(Bloomberg) -- Tesla Inc. is offering US consumers $7,500 to take delivery of its two highest-volume models before year-end, adding to indications the carmaker is struggling with demand.
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The discount on new Model 3 sedans and Model Y sport utility vehicles is double what the company was offering earlier this month. It mirrors an anticipated change in how much of a tax credit certain consumers will be eligible for early next year.
It’s highly unusual for Tesla to offer such perks, as Elon Musk has for years enforced a no-discounts policy. The company also departed from its chief executive officer’s insistence against spending on traditional advertising last month by promoting its wares on a local television shopping channel in China. Tesla also has cut prices and production in that market this quarter.
Tesla shares fell as much as 3.8% after the open of regular trading Thursday. The stock has plunged 39% since Musk closed his deal for Twitter Inc. in late October and 61% for the year. Ten analysts have cut their price targets since last week, according to data compiled by Bloomberg.
Read more: Tesla Isn’t Having the Epic End to the Year Elon Musk Predicted
Tesla vehicles were expected to be in line for $3,750 tax credits starting in January as part of changes that the Inflation Reduction Act made to federal incentives for electric vehicles. That changed this week when the US Treasury Department announced it was delaying guidance on new battery content requirements. Postponing those restrictions likely will make certain EV models eligible for a full $7,500 credit early next year.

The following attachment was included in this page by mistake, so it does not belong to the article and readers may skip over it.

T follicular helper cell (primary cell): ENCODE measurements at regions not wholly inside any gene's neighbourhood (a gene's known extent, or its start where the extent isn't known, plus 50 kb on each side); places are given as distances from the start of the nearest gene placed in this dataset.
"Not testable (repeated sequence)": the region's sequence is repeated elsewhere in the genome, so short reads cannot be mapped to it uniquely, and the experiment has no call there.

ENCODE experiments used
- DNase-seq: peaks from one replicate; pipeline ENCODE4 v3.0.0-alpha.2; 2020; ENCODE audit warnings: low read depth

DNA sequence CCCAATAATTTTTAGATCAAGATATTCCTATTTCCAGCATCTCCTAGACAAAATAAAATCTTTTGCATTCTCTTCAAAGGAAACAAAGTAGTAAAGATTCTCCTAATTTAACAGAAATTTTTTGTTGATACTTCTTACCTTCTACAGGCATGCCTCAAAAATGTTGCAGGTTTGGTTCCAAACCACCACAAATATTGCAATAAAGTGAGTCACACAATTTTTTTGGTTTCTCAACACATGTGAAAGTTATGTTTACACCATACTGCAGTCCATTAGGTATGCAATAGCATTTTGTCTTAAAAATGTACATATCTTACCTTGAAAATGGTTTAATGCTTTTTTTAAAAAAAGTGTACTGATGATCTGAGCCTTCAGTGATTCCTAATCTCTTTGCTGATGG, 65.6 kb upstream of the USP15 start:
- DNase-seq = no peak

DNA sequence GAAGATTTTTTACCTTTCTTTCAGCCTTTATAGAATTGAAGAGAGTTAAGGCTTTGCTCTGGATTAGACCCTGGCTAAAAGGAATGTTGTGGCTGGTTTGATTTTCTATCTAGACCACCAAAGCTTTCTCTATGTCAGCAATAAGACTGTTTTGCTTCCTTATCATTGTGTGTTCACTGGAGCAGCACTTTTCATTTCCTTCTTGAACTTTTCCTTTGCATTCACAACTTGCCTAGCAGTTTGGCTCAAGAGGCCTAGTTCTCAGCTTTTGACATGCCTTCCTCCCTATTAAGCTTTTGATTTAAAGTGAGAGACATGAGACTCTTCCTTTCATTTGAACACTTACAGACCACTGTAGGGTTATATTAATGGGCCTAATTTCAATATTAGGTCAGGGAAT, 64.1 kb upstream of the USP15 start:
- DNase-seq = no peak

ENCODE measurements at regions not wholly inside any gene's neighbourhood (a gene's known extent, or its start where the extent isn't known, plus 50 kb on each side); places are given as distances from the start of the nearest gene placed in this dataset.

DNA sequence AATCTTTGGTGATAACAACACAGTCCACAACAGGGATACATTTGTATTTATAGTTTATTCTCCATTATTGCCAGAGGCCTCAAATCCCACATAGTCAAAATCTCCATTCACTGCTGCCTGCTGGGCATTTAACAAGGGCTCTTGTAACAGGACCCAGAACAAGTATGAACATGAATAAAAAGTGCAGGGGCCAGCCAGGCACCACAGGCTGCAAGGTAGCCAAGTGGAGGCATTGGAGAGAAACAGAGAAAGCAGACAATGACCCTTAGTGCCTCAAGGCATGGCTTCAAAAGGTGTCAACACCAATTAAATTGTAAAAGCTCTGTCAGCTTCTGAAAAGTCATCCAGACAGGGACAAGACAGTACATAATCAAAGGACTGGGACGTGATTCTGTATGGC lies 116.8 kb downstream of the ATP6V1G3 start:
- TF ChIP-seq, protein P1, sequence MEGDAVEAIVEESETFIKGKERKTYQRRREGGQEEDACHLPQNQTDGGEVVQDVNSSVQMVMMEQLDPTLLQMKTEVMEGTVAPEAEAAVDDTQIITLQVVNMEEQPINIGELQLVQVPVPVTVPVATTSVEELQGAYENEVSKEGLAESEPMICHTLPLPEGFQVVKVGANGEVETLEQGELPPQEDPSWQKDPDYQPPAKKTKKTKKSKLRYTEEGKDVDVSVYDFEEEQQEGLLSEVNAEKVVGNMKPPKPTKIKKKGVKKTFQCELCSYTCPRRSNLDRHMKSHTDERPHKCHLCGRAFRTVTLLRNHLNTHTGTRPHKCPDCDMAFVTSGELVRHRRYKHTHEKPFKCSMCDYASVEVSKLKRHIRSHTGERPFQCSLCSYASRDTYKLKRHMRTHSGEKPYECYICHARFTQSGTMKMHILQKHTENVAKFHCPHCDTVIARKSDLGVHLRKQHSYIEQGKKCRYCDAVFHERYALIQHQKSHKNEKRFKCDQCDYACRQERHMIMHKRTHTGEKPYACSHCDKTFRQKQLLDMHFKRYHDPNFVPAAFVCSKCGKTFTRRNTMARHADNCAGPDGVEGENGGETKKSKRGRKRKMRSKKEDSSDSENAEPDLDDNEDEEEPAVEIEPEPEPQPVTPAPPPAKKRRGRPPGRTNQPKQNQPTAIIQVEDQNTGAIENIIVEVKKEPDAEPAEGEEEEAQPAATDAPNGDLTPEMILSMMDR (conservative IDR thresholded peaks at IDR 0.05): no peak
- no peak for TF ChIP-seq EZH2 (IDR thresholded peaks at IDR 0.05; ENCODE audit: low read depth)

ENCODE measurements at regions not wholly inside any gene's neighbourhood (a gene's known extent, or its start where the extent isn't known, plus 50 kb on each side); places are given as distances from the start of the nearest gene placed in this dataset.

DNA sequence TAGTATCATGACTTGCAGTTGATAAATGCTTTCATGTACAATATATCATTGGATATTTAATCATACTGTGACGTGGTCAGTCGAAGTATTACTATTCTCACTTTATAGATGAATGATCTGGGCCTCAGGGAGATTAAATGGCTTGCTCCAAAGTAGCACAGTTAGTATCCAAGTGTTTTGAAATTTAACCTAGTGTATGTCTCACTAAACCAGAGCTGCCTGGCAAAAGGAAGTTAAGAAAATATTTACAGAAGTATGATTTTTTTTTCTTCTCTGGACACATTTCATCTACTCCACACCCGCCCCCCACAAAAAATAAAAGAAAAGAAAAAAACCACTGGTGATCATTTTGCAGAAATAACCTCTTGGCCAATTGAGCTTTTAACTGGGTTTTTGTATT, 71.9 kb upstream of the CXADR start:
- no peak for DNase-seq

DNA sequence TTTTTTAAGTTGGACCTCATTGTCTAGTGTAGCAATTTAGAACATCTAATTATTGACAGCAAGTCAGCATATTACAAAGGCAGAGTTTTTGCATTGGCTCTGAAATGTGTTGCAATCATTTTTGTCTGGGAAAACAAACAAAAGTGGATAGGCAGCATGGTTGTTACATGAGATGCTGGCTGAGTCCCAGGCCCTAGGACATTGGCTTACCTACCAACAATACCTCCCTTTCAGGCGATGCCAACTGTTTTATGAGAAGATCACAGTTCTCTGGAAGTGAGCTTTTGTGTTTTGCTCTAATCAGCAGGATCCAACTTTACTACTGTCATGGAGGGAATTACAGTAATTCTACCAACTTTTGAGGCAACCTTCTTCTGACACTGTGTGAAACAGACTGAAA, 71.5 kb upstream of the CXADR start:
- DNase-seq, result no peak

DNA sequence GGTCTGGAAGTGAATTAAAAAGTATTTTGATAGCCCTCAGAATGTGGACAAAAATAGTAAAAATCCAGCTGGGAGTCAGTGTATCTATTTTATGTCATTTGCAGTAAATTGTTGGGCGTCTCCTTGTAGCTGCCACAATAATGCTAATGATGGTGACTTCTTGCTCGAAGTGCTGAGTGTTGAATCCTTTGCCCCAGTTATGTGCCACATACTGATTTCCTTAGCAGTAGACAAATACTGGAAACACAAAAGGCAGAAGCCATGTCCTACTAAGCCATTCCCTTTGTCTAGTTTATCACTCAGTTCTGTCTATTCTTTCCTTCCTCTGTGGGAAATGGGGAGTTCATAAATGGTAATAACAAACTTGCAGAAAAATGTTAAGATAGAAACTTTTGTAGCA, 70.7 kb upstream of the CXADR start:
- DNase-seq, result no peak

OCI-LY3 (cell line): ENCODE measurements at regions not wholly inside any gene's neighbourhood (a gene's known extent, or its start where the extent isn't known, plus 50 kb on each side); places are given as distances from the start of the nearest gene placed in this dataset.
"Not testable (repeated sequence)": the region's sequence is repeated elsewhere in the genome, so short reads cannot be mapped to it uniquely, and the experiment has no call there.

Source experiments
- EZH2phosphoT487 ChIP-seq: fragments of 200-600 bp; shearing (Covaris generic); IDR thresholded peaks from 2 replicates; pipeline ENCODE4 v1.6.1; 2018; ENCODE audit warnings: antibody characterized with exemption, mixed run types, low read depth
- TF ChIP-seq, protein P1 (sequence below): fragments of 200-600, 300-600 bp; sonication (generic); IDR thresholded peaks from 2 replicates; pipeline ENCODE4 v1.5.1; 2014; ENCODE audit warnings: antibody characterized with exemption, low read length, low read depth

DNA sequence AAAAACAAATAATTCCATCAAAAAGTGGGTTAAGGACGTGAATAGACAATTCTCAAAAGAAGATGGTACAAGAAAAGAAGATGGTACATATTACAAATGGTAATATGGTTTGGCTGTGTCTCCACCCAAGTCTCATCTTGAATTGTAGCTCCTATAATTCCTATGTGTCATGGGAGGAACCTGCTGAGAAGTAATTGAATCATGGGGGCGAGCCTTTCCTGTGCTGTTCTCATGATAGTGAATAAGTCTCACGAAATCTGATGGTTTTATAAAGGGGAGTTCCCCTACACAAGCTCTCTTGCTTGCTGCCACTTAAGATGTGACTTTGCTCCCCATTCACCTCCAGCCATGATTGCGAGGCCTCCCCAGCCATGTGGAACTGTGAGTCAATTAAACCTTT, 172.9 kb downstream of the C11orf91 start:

Still, Tesla’s discounts aren’t entirely consistent with the new US tax credits. The company doesn’t appear to be limiting its incentive to consumers under certain incomes, or to vehicles under certain price points, as the Inflation Reduction Act does. The carmaker is also throwing in 10,000 miles of free use of its Superchargers.
While Musk tweeted earlier this month that Tesla is executing better than ever, the company has already said it expects to come up just short of its target to increase deliveries by 50% this year. The carmaker’s production exceeded deliveries by more than 22,000 vehicles during the three months that ended in September, and it’s braced investors for there to be another mismatch this quarter.
Musk has repeatedly criticized the Federal Reserve for raising interest rates and pointed to difficulties in China’s real estate and Europe’s energy markets. His sometimes conspiratorial and often politically charged tweeting also has turned off some consumers.
(Updates with shares trading in the fourth paragraph.)
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